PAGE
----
International Day of Awareness of Food Loss & Waste, Sep 29th

Today, September 29, is the International Day of Awareness of Food Loss and Waste. On this day, we take the opportunity to raise awareness of practices and innovations that help reduce food loss and waste and build more resilient food systems.

Food loss and waste undermine the sustainability of our food systems. When food is lost or wasted, all the resources that were used to produce this food – including water, land, energy, labour, carbon footprint and capital – go to waste. In addition, the disposal of food leads to greenhouse gas emissions, unnecessarily contributing to climate change. Food loss and waste negatively impact food security and food availability and contribute to increasing food prices.

While 345 million people, in 82 countries are facing acute food insecurity, 14% of the food produced globally is lost between harvest and retail and 17% of food is wasted by retailers and consumers. Can we afford to turn a blind eye to food loss and wastage?

Our food systems cannot be resilient if they are not sustainable, hence the need to highlight practices and innovations that help reduce food loss and waste. These practices and innovations are useful to growers of all crop types such as fresh food (fruits, vegetables, spices & herbs), cereals (maize, wheat, barley, rice, sorghum, millet), pulses (beans, lentils peas), nut & oil crops (cashew nuts, macadamia, sesame, canola, sunflower) and beverage crops (coffee, tea, cocoa).

Laboratory testing is part of the solution to food loss and waste reduction efforts. Routine soil and plant analysis goes a long way to producing healthy, nutrient-dense crops, with a longer storage capacity, reducing food losses during production and storage. Food testing involves routine analysis of food contaminants along the agricultural production chain and ensures that the food safety parameters are within acceptable limits for human and animal consumption. Without adequate capacity for food testing, growers experience quality and quantity losses in the food they produce in both local and export markets.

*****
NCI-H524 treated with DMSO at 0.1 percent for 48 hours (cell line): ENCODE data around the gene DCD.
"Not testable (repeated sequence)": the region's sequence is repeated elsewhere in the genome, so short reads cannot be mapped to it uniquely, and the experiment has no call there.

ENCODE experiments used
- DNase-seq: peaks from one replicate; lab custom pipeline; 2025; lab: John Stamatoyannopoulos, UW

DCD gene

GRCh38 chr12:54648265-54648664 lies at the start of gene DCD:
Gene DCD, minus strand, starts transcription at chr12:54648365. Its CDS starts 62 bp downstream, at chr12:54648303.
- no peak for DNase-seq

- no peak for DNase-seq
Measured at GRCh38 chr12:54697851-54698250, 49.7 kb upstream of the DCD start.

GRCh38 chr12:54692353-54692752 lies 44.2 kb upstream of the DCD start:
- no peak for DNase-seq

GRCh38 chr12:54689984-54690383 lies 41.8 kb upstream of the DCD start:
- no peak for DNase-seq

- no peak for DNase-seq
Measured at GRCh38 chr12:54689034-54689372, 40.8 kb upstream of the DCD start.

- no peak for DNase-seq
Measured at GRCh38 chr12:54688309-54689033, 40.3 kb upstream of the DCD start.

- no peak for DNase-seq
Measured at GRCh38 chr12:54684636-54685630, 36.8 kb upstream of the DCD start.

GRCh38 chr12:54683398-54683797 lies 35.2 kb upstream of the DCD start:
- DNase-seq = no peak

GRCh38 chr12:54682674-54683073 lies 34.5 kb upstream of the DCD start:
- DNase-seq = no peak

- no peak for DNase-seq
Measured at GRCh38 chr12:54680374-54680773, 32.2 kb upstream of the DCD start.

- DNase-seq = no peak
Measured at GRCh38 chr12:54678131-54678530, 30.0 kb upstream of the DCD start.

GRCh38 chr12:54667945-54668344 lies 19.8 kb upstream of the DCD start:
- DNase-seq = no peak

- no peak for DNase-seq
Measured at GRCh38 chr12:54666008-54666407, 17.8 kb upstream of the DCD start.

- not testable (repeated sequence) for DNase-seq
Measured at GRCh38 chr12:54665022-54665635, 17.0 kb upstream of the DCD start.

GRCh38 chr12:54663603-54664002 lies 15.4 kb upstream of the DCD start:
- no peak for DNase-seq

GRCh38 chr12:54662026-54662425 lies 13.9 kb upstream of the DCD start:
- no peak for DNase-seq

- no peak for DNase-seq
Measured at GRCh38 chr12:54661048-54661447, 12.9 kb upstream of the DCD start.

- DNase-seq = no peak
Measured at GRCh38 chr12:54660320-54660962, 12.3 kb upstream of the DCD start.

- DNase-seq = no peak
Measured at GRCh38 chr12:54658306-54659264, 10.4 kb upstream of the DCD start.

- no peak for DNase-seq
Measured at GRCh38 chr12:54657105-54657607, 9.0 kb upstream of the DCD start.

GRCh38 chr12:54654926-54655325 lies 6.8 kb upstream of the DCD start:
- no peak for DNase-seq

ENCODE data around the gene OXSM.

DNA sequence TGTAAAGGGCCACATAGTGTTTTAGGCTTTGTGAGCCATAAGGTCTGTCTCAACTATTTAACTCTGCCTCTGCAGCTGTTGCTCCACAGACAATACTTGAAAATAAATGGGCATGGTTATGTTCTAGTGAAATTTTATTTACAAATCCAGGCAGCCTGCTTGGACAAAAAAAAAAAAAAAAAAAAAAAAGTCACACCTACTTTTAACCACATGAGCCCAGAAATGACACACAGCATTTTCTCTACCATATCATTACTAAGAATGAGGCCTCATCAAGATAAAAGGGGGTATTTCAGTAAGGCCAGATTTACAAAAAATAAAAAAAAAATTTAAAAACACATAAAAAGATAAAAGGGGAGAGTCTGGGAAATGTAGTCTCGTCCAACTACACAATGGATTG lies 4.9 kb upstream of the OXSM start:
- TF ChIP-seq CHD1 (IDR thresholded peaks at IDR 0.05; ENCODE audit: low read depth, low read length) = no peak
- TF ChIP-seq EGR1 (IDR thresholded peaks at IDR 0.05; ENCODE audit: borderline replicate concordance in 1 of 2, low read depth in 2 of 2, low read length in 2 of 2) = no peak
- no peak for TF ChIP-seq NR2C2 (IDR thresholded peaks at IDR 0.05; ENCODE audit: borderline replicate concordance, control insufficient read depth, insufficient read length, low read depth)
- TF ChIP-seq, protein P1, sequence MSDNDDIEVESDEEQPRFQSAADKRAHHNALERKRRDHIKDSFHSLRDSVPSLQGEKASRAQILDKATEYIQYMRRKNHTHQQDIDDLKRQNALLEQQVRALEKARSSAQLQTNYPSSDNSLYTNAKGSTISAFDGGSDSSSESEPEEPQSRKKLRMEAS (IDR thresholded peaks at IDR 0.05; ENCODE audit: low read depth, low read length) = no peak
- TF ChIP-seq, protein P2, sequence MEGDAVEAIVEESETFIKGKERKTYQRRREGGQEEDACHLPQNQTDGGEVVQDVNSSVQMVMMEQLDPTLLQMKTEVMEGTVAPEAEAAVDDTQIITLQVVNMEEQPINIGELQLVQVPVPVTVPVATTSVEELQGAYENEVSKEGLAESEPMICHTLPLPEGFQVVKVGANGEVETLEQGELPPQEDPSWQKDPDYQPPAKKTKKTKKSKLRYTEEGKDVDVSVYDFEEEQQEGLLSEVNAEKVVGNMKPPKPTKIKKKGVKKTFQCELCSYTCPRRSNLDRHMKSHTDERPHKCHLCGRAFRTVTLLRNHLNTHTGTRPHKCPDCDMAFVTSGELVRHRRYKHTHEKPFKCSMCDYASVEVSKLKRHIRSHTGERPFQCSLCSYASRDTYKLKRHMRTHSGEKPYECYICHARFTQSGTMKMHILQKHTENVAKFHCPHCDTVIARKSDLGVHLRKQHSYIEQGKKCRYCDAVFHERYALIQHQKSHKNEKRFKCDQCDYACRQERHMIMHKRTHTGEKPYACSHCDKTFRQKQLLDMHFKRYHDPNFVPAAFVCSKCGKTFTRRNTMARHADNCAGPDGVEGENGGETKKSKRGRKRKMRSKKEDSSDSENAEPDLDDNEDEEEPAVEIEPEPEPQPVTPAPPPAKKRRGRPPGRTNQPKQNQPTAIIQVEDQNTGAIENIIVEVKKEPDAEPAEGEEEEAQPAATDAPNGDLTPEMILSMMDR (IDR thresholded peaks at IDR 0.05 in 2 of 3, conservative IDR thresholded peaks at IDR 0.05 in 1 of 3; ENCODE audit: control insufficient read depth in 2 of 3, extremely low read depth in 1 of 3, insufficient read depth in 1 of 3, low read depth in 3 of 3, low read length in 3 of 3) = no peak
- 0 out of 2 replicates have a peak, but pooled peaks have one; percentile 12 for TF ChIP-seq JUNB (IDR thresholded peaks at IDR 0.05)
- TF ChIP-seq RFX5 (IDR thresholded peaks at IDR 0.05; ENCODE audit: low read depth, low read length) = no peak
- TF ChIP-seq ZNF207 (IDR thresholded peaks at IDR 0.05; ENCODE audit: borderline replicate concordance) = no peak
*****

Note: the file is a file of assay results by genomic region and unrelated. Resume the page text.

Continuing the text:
The food contaminants commonly analyzed in food testing include:

  1. Pesticide residue levels (Glyphosate, herbicides & other agrochemicals)
  2. Mycotoxins (aflatoxins, ochratoxin & patulins)
  3. Heavy metals (lead, nickel, chromium, cobalt, cadmium, mercury, arsenic & tin)
  4. Microorganisms (Salmonella spp, yeast & moulds, listeria, staphylococcus, coliforms & E.coli)

If you want more information about food safety parameters and the impact of food testing on your products or would like to test the pesticide residues, mycotoxins, heavy metals, or microorganisms in your products, feel free to contact us.

Be a conscientious food producer and consumer. Happy International Day of Awareness of Food Loss & Waste

Kindest regards,

Ruth Vaughan
Technical Advisory Services

About Ruth

Ruth Vaughan is the Technical Advisory Services Manager at Crop Nutrition Laboratory Services Ltd. (CROPNUTS). Ruth is also a contributing author to Kenya’s leading horticulture magazines. Ruth is a great believer in soil health, organic matter, biochar and carbon sequestration as a way to alleviate climate change and increase food security. She loves visiting farmers and seeing all the different farming methods

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